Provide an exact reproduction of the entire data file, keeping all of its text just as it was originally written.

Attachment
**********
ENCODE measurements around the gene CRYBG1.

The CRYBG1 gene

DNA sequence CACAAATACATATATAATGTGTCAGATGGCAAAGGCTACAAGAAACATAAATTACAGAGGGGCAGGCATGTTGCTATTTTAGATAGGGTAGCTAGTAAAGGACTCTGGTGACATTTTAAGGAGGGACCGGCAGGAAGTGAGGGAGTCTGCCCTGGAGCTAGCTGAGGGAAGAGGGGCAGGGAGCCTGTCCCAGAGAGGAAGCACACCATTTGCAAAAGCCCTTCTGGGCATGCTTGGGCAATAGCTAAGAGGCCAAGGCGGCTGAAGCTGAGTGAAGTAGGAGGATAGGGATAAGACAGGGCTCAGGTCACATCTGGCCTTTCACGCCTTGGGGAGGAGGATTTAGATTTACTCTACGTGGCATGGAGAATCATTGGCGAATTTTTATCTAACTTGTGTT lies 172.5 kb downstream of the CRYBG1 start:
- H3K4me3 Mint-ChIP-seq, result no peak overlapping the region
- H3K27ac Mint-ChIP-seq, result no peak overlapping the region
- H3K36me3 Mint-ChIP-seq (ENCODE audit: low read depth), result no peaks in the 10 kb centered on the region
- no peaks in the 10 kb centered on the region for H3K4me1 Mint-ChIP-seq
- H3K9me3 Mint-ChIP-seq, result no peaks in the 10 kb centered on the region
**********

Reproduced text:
ENCODE measurements around the gene CRYBG1.

The CRYBG1 gene

DNA sequence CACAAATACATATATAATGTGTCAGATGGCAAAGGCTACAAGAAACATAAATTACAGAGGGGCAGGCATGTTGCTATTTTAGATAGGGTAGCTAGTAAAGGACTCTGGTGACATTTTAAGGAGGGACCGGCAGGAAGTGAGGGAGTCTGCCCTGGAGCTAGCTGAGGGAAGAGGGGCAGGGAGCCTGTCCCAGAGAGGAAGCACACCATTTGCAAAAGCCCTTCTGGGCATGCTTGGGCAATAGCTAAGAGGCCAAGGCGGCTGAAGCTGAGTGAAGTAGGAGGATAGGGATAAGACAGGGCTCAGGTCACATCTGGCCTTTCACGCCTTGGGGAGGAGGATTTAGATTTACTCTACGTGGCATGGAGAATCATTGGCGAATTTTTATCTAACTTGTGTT lies 172.5 kb downstream of the CRYBG1 start:
- H3K4me3 Mint-ChIP-seq, result no peak overlapping the region
- H3K27ac Mint-ChIP-seq, result no peak overlapping the region
- H3K36me3 Mint-ChIP-seq (ENCODE audit: low read depth), result no peaks in the 10 kb centered on the region
- no peaks in the 10 kb centered on the region for H3K4me1 Mint-ChIP-seq
- H3K9me3 Mint-ChIP-seq, result no peaks in the 10 kb centered on the region